Rental Property Fraud – HM Land Registry

Updated: March 20, 2019

You’ve leased your property to a great new tenant and they’ve even paid 6 months’ rent in advance. Everything seems to be going smoothly until, passing the property a few months later, you notice a ‘For Sale’ sign outside? It turns out that your great tenant is in fact a fraudster who has stolen your identity and put your house on the market.

Although a very simplified example of one of the ways it can happen, it is an unfortunate truth, that in 2019 ‘property hijacking’ is still a widespread problem.
The HMLR counter fraud team use gathered intelligence, partnerships with fraud prevention organisations and concerned citizens, to help stop fraud, we require landlords, like yourselves, to take an active step in protecting yourself against potential identity fraud.

But the good news is that those steps are quick, easy and free!

Property is probably the most valuable asset you own. It can be sold or mortgaged to raise money and can therefore be an attractive target for fraudsters. If you rent a property, or if it’s empty, and the property is mortgage free you are more at risk.

In 2017/18 we assisted in stopping fraud on property valued in excess of £15.5 million and since 2009 we estimate that figure to be in excess of £140 million.

The type of frauds HM Land Registry see are where fraudsters steal your identity and sell or mortgage your property by pretending to be you. If the fraud isn’t discovered promptly, you as the true property owner might find your property has been mortgaged or sold without your knowledge. Fixing it can be distressing, time-consuming and costly for all innocent parties. Thankfully property fraud is still quite rare, but if you are the unlucky victim, it can have devastating effects. Prevention is therefore better than cure.

Whilst you may read in the press about fraudulent applications that have resulted in an error on the register, it’s not often you hear about successes:

We received an application against two high-value London properties. Both properties were tenanted and the address for service on the register for the owner was the property address.

Following an initial assessment of the application, we requested amendments to the application form and transfer deed. The need for these amendments raised suspicions concerning the validity of the application and prompted the caseworker, following a referral to our counter fraud team, to raise further queries. Notice was served on the owner and they wrote in stating they believed the property had been fraudulently sold without their knowledge and objected to the application. No response was received from the solicitor who sent in the application.

Because of the inaccuracies identified within the application, the lack of communication from the solicitors acting for the Buyer and the objection received from the registered owner the application was cancelled and a potential loss of more than £3.5million was prevented.

So how can you protect yourself and your property?

Ensure your property is registered.
If you become an innocent victim of fraud and suffer a financial loss, you may be compensated. If your property isn’t registered, then no compensation is payable. Find out about registering land.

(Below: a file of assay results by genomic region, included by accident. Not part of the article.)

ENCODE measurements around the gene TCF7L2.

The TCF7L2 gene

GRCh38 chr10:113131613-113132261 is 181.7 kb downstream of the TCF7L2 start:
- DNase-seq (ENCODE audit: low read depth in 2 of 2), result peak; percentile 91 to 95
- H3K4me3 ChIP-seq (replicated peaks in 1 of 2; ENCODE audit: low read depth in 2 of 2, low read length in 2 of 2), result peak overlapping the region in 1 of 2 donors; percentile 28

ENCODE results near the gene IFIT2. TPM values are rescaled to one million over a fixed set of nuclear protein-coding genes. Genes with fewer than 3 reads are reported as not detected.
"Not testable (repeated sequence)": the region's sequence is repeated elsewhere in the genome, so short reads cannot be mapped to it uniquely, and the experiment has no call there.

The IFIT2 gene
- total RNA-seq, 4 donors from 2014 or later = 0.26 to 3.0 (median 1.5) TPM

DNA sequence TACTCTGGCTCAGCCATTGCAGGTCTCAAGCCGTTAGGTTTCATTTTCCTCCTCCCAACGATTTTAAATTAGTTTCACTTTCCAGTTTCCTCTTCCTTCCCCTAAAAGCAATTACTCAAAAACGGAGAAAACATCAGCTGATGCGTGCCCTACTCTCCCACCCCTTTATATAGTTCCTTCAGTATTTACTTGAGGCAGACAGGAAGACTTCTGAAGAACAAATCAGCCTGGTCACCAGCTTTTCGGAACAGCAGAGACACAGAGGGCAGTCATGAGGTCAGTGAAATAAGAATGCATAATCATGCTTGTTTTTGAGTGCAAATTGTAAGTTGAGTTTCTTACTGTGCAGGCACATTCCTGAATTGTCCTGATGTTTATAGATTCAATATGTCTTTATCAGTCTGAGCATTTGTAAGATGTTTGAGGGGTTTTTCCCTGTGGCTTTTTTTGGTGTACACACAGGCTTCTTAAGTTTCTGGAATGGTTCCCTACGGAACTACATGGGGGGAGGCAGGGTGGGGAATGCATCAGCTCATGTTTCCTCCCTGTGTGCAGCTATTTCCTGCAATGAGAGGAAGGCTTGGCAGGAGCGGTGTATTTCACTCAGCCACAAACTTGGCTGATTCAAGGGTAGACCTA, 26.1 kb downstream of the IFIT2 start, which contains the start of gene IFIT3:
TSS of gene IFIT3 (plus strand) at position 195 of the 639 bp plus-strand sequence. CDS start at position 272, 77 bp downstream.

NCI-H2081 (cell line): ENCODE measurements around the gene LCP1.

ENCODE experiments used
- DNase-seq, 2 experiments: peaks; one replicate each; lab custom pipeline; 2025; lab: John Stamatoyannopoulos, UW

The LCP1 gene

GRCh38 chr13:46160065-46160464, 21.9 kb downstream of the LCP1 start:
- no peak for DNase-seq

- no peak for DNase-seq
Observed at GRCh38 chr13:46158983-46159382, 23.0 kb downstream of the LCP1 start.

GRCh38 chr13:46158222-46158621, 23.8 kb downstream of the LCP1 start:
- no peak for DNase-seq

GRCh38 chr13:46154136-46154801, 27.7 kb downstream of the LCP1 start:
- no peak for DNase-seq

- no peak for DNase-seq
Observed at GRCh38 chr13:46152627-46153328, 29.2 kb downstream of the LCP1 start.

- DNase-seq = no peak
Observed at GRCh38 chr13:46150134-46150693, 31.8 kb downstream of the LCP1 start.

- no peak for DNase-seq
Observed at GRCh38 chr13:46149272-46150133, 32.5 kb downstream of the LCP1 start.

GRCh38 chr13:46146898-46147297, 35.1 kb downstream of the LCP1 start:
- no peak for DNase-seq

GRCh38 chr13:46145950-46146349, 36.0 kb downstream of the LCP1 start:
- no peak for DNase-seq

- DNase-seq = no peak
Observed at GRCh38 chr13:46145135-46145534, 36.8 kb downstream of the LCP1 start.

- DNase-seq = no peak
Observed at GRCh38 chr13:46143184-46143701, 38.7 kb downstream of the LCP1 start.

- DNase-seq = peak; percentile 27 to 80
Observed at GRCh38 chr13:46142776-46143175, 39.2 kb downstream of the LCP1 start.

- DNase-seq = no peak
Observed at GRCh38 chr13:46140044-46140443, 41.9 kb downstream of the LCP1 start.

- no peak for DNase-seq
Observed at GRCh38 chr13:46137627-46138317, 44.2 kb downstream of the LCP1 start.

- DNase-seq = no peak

Make sure your contact details are up-to-date so we can reach you easily.
You can have up to three addresses on the register including an email address or an address abroad. If your details are not up to date, you may not receive our letters or emails if we need to contact you.

Sign up for HMLR’s free Property Alert service. We send email alerts when there is certain activity on a monitored property for example if someone tries to register a mortgage. You can monitor up to 10 properties and you do not have to be the registered proprietor, you could monitor your parents or grandparents house for example. If you receive an unexpected alert, you can decide whether to seek further advice. See our YouTube guide to setting up Property Alert.

Protect your property from fraud..

• If you feel you might be at risk you can request a restriction on your property. A restriction is intended to stop activity on the property, such as a transfer or a mortgage, unless a conveyancer or solicitor confirms the application was made by you. There is no fee to homeowners who do not live at the property they wish to protect. Request a restriction.

• If you are a company wanting protection you can make a request to enter a restriction on up to three properties, free of charge, on form RQ(Co). A solicitor must certify that they are satisfied the company transferring, leasing or mortgaging the property is the same company as the owner before any new sale, lease or mortgage is registered. They must also certify that they have taken reasonable steps to establish that anyone who executed the deed on behalf of the company held the stated office at the time of execution.

If you think you may be the victim of property fraud:
• Contact HMLR’s property fraud line on 0300 006 7030 (Monday to Friday, 8.30am to 5pm) or email [email protected].
• Contact a legal professional such as a solicitor or Citizens Advice and Action Fraud (
For more information visit

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